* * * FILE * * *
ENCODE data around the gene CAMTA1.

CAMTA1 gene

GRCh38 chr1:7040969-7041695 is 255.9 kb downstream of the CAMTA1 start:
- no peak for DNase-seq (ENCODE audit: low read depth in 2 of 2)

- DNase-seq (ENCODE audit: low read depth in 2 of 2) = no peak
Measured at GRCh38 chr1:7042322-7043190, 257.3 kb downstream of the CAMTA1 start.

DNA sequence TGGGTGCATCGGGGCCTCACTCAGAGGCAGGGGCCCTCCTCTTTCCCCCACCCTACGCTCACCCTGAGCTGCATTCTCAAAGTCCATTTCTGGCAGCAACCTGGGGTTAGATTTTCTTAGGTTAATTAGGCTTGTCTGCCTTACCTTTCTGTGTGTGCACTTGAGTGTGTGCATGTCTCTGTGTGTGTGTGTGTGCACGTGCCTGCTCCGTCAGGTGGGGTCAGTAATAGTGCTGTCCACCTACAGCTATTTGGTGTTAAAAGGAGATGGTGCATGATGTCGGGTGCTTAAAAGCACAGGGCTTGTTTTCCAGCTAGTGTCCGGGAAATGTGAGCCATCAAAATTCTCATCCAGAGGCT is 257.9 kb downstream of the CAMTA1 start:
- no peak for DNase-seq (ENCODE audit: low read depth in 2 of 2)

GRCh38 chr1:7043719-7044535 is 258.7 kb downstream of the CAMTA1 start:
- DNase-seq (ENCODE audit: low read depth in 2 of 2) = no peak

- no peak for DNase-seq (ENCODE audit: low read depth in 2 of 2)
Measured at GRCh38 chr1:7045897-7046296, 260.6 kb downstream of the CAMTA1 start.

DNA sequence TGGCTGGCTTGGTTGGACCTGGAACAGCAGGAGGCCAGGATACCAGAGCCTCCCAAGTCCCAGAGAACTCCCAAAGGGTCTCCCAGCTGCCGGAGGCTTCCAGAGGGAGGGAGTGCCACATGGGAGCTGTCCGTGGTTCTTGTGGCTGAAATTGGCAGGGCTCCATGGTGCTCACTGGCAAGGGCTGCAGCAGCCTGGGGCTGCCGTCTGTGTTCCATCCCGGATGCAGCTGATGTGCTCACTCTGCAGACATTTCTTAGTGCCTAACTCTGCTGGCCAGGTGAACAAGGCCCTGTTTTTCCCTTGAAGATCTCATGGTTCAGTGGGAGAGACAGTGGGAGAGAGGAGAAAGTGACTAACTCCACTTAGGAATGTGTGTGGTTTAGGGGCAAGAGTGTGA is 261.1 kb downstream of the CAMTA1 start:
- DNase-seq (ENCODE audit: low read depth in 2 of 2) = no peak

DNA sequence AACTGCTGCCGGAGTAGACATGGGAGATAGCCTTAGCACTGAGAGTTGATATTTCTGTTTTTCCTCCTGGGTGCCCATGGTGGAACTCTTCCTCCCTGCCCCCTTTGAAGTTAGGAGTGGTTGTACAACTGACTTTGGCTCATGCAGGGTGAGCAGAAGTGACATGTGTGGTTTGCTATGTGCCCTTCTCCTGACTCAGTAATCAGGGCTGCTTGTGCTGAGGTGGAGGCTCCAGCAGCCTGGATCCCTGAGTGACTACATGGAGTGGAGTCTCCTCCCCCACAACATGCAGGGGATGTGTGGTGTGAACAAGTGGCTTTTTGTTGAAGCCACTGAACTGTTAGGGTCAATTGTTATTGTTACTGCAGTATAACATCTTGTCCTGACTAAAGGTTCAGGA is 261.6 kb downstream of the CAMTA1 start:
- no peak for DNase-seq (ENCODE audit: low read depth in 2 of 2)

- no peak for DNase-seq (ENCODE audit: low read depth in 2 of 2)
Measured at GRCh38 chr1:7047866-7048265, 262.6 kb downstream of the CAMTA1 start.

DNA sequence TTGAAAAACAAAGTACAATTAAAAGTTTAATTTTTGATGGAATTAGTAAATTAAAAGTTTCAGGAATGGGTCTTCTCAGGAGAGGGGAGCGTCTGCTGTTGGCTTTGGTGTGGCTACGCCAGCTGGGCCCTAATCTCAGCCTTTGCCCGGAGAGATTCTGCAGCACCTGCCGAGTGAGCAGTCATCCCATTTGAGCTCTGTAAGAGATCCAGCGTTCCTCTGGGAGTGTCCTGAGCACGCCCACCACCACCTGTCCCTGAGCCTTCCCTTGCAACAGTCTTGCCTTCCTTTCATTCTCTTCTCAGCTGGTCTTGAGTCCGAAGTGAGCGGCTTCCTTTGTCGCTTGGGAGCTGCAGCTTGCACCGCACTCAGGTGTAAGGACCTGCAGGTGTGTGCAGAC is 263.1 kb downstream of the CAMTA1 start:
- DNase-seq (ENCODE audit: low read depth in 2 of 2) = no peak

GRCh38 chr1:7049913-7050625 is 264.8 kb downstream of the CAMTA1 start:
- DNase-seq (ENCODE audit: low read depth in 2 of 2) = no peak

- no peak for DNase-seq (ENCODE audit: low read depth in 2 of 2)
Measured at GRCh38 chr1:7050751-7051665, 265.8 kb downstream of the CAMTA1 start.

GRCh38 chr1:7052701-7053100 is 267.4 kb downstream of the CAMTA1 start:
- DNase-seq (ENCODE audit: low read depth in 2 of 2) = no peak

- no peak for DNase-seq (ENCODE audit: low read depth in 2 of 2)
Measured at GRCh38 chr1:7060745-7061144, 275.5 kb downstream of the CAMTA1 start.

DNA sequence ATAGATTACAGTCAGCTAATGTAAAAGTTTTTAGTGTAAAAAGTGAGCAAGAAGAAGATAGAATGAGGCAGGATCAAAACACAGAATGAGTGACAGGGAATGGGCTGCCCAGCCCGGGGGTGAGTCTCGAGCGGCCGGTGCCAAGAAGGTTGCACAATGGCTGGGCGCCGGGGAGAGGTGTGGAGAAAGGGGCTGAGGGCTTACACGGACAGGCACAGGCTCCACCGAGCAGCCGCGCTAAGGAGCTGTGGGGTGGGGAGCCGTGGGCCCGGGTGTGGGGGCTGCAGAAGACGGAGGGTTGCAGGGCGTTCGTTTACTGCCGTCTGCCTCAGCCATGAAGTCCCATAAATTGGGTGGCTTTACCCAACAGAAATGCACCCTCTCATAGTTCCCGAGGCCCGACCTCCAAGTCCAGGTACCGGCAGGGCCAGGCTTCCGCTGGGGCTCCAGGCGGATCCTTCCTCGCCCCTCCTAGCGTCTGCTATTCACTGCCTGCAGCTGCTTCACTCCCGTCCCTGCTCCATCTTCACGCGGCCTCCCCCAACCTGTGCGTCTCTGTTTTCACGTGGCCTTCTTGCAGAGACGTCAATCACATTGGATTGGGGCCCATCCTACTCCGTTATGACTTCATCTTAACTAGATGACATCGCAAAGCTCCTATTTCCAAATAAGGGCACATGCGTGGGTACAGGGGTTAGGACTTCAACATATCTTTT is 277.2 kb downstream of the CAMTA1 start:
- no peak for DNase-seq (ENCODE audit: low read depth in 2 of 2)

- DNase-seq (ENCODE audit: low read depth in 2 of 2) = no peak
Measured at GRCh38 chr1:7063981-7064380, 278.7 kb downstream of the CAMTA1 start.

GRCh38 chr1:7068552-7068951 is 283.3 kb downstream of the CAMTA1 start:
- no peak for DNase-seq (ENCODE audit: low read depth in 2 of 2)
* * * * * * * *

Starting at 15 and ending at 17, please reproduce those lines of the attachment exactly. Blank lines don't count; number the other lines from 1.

DNA sequence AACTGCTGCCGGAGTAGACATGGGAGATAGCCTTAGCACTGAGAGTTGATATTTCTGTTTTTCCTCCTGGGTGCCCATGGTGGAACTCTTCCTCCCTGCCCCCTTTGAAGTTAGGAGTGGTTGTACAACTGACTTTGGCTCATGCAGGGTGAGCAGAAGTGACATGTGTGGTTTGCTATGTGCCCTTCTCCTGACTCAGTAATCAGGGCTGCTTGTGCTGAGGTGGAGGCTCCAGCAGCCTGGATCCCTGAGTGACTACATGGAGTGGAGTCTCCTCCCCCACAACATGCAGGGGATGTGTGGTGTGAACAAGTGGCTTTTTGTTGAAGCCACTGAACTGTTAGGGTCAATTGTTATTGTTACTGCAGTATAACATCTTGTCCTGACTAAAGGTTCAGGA is 261.6 kb downstream of the CAMTA1 start:
- no peak for DNase-seq (ENCODE audit: low read depth in 2 of 2)

- no peak for DNase-seq (ENCODE audit: low read depth in 2 of 2)